Nostalgia hits us all at some point or another. Perhaps the strongest connection we have to our pasts is through the games we played as children—I’m talking video games of course, but if you were a pen-and-paper or collectible card kid, more power to you. Imagination doesn’t break down like old game consoles do.
The video games of yesteryear bore no intent to replicate real life. Instead, they created distinctive worlds full of plumbers and dragons, Pac-People, vertically bouncing paddles and falling blocks. Developers have tried to cater to nostalgic desires with remakes, remasters, and reboots, but they can’t always get it right. Sometimes, nothing scratches the itch like pulling that old console out of its hiding place and blowing the dust from neglected controllers and cartridges like a harmonica.
If you don’t feel like shelling out 80 bucks for a “Classic” edition of a console you already own, then rejoice—getting your old console up and running has never been easier. Here’s a list of our top repairs to revive your old console. (Note that some may require special tools, like a Gamebit screwdriver.)
Mo Plastic, Mo Problems
Old plastics tend to yellow or discolor with age. You could pull out your mint condition NES that was carefully stored in your basement, only to find it looking discolored and gross. But don’t be mistaken: the dust hasn’t magically found its way through layers of cardboard and plastic to dirty your collectable, and the plastic beneath is still perfectly fine. Plastics actually yellow due to a reaction of the bromine in flame retardant introduced to the master batch of plastic during production. Over time, the bromine can migrate to the surface, where it oxidizes, causing a brown or yellow layer to appear. To remove it, you must introduce a catalyst that mobilizes the otherwise stable oxidized bromine.
After years of back-and-forth experimentation, the retro gaming community has gotten a pretty good handle on a process dubbed Retr0bright. Essentially, you need to coat the plastic in a layer of hydrogen peroxide gel—often available cheaply from beauty supply stores—and leave it in the sun (or under a UV light) for a few hours. This guide at How-To Geek (written by one of iFixit’s now-editors) has some pretty detailed steps you can follow. The 8-Bit Guy also has a number of guides on YouTube, including the video above which showcases different methods of achieving the same effect.
For other problems, like cracked plastic or other mistreatment, check out iFixit’s Plastics Repair guide. If you had a younger sibling that treated your game console like a disposable relic, those instructions may help.
Kickstart My Atari
Sometimes that old console needs a little more than a cosmetic face-lift. Let’s say you dispel the dust, untangle ages of cables, find a television that still has Triple RCA input, and the dang thing won’t start. This could be caused by a number of things, but most commonly is due to a problem with the motherboard, the power switch, or the power cable. If your console was stored in a damp environment, it’s most likely the motherboard. If your console took some spills and cables were kinked during storage, it might be a power switch or power cable.
If old faithful just won’t turn on, and you don’t want to turn it into a retro lunch box, you can pick up some shiny new replacement parts from eBay or a similar third-party reseller. Give your console the 1-up it deserves with iFixit’s guides for the NES, SNES, Atari 5200, Sega Genesis, PS1, and even the Sega Dreamcast. You name it, we probably have repair guides for it.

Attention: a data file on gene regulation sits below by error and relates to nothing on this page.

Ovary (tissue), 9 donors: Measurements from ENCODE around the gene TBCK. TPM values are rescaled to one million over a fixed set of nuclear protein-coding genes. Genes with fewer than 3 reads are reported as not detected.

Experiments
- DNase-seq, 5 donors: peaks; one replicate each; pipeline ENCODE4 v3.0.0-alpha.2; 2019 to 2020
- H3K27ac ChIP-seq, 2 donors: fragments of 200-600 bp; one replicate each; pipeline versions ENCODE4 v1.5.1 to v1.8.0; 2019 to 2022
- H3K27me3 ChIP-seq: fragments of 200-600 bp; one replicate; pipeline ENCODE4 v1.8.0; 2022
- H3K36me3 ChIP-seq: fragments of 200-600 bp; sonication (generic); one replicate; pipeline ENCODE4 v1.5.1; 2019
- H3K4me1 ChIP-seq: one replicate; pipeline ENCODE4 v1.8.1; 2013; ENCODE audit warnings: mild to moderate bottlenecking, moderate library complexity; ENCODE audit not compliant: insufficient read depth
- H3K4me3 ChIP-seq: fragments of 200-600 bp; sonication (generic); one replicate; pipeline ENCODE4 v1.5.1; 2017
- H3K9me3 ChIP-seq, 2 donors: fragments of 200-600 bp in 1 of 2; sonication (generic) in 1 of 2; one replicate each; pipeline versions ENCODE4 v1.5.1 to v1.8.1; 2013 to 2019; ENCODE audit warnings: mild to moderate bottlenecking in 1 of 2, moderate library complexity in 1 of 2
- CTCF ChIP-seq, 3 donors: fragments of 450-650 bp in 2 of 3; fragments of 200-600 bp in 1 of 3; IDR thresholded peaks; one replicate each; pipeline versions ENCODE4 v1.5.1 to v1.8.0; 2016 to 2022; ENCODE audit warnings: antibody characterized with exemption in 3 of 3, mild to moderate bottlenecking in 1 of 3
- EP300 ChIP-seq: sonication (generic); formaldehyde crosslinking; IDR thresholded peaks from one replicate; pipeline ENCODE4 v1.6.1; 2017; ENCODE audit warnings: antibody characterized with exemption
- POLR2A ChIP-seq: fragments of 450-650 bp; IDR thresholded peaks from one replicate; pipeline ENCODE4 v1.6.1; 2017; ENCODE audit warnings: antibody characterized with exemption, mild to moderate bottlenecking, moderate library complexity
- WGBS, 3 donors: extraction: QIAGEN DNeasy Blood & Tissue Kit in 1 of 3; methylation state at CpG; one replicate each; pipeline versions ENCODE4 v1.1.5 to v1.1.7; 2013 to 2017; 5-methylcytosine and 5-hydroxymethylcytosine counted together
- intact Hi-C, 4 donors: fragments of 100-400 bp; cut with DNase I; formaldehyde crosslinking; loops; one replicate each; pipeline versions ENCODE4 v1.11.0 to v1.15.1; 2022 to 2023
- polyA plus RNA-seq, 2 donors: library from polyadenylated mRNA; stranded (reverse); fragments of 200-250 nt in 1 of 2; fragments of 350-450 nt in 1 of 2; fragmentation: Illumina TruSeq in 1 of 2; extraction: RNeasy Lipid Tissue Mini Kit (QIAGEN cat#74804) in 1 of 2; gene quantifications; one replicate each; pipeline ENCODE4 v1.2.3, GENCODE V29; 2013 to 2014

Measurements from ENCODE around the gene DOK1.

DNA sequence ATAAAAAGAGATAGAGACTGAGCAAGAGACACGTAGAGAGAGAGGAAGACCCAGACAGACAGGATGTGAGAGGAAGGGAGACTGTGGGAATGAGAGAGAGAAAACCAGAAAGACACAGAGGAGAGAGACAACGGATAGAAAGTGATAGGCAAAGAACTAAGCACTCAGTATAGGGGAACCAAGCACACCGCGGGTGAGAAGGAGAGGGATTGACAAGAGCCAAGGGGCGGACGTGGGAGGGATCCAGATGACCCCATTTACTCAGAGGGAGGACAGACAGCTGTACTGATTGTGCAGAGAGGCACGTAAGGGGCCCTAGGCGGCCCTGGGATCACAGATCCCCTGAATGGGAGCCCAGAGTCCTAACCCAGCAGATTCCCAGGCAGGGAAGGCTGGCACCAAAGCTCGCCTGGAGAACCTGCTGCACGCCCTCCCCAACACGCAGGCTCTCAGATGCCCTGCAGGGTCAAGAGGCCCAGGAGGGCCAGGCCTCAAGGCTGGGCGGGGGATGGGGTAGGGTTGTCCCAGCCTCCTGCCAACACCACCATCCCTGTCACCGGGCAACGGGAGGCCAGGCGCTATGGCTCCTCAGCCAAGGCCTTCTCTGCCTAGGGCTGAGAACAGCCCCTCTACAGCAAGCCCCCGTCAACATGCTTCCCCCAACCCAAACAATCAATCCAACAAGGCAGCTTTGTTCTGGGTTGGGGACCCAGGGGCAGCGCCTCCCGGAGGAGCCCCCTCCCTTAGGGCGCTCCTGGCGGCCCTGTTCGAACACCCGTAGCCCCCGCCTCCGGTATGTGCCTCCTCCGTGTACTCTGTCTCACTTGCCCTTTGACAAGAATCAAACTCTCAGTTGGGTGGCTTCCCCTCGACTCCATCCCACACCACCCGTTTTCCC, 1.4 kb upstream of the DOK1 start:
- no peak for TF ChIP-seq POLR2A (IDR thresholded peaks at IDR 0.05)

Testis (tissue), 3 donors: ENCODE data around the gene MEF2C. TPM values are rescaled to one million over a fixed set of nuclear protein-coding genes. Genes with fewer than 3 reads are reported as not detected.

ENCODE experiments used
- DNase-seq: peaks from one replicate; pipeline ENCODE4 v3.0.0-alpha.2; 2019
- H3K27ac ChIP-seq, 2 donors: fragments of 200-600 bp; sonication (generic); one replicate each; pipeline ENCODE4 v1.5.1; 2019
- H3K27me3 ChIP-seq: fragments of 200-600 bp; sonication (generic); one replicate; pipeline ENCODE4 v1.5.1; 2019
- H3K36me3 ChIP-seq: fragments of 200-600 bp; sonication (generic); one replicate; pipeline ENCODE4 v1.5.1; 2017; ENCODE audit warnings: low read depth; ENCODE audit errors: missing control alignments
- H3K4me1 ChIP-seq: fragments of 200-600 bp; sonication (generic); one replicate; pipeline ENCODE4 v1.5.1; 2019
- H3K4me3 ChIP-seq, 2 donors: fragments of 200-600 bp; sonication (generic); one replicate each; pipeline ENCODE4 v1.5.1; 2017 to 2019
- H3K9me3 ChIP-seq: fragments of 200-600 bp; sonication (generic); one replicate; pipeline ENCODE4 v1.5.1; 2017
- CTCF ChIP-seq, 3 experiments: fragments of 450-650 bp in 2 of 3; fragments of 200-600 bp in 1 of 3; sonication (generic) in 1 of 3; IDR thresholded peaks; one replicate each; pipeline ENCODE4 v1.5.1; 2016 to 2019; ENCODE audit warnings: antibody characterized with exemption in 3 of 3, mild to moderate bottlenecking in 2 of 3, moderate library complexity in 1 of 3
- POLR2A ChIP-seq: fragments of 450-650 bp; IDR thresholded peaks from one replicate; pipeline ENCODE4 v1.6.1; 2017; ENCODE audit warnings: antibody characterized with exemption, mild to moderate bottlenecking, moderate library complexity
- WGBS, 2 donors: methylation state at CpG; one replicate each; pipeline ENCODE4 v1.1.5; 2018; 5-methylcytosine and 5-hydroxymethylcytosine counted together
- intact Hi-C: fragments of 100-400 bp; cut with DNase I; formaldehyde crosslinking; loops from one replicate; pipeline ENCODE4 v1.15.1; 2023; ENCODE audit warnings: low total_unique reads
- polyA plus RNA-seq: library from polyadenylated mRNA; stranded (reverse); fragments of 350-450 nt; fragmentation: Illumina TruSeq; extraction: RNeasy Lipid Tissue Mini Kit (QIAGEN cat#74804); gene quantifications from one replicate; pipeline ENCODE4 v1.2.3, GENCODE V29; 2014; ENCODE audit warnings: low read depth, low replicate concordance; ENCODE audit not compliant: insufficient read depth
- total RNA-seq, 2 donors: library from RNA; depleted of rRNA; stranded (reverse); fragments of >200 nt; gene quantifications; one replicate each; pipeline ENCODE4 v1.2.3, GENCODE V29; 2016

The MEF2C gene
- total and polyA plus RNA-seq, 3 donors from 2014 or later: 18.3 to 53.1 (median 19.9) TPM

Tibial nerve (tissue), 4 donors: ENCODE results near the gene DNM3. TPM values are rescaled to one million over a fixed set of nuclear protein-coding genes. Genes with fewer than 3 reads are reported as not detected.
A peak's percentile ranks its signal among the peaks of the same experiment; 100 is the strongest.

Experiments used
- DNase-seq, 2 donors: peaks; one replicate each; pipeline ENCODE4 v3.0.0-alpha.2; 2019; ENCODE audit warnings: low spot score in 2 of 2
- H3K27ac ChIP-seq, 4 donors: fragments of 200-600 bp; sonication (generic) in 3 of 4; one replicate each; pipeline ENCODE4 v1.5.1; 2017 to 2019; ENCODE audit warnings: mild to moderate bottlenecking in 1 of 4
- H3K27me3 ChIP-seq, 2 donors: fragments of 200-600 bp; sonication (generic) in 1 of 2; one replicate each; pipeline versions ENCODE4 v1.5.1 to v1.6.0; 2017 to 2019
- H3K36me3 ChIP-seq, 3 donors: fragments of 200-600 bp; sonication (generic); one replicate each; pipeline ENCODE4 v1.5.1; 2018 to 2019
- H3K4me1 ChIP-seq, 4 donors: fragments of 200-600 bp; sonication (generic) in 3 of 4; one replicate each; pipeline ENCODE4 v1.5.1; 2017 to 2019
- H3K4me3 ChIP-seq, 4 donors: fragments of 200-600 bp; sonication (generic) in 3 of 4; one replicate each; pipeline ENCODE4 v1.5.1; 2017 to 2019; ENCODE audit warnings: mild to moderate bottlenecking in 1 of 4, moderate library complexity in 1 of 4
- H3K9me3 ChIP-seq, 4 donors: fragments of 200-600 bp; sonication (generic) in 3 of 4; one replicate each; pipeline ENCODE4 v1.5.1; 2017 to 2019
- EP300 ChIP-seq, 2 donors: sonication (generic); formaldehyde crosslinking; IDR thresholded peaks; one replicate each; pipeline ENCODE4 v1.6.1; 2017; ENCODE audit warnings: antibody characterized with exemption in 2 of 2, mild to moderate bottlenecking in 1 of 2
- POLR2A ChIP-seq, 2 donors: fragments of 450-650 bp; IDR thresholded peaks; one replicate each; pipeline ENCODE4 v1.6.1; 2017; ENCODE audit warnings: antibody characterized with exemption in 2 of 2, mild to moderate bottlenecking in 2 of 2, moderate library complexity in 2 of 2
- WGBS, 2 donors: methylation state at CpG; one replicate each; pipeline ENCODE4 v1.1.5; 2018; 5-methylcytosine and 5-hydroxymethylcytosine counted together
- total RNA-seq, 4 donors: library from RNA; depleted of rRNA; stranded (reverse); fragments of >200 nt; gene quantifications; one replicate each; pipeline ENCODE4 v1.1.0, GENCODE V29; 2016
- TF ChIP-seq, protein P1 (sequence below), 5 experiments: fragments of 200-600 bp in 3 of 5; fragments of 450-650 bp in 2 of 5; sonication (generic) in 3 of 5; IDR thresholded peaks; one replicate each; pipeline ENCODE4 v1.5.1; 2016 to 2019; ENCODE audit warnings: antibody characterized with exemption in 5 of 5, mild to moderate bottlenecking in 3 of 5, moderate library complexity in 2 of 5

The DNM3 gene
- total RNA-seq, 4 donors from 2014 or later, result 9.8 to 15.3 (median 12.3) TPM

Do You Read Me?
Maybe your console does turn on, but throws an error when loading your copy of Kirby Air Ride. This is obviously unacceptable: delaying Air Ride nostalgia can cause headaches, nausea, and loss of self. If you are working with a disc-based console, you might be able to remove the scratches on that old CD. Or, if it’s erroring out on all games, you can replace the optical drive, so that Air Ride never has to wait again. We have guides on replacing the optical drive in your GameCube, Xbox, PlayStation, and PS2.
For older consoles that use game cartridges, the fixes are a bit different—and don’t involve blowing into the cartridge, which actually does nothing. In this case, errors may occur because the cartridges are dirty, which can be fixed with a little 90%+ Isopropyl Alcohol and a brush or Q-Tip on the contacts. If your console and cartridges have been sitting in some desolate location for quite some time, it’s possible the cartridge’s internal cell battery has been depleted as well. Check out our guides for swapping out the battery on Nintendo cartridges or replacing the battery on other systems. In some cases, you may even be able to do it without losing your precious save data!
Out of Control
Finally, if you can get your games up and running but can’t get past the title screen, your controller may need some TLC. The cable may need to be replaced, or the internals may need a bit of a cleaning—thankfully, we’ve got you covered.
Check out our controller repair guides for the NES controller, SNES controller, and PlayStation 2 controller. Or, if the controller seems fine, check out the repair guides for the system in question and see if the controller ports need to be replaced.
If your problem isn’t listed here, iFixit’s extensive set of retro repair guides should solve an awful lot of ailments, so check out our full set of console guides to see all the fixes you might need to tackle.
It takes a village to keep every system running and, when repairing old consoles, it’s dangerous to go alone. Take this information on your quest to fix your retro console, and if your favorite console’s repair information isn’t on iFixit, crack it open! Figure out what’s broken, repair it, document the process, and add a guide to our collection of retro console repairs.
Cover image from Hades2K on Flickr.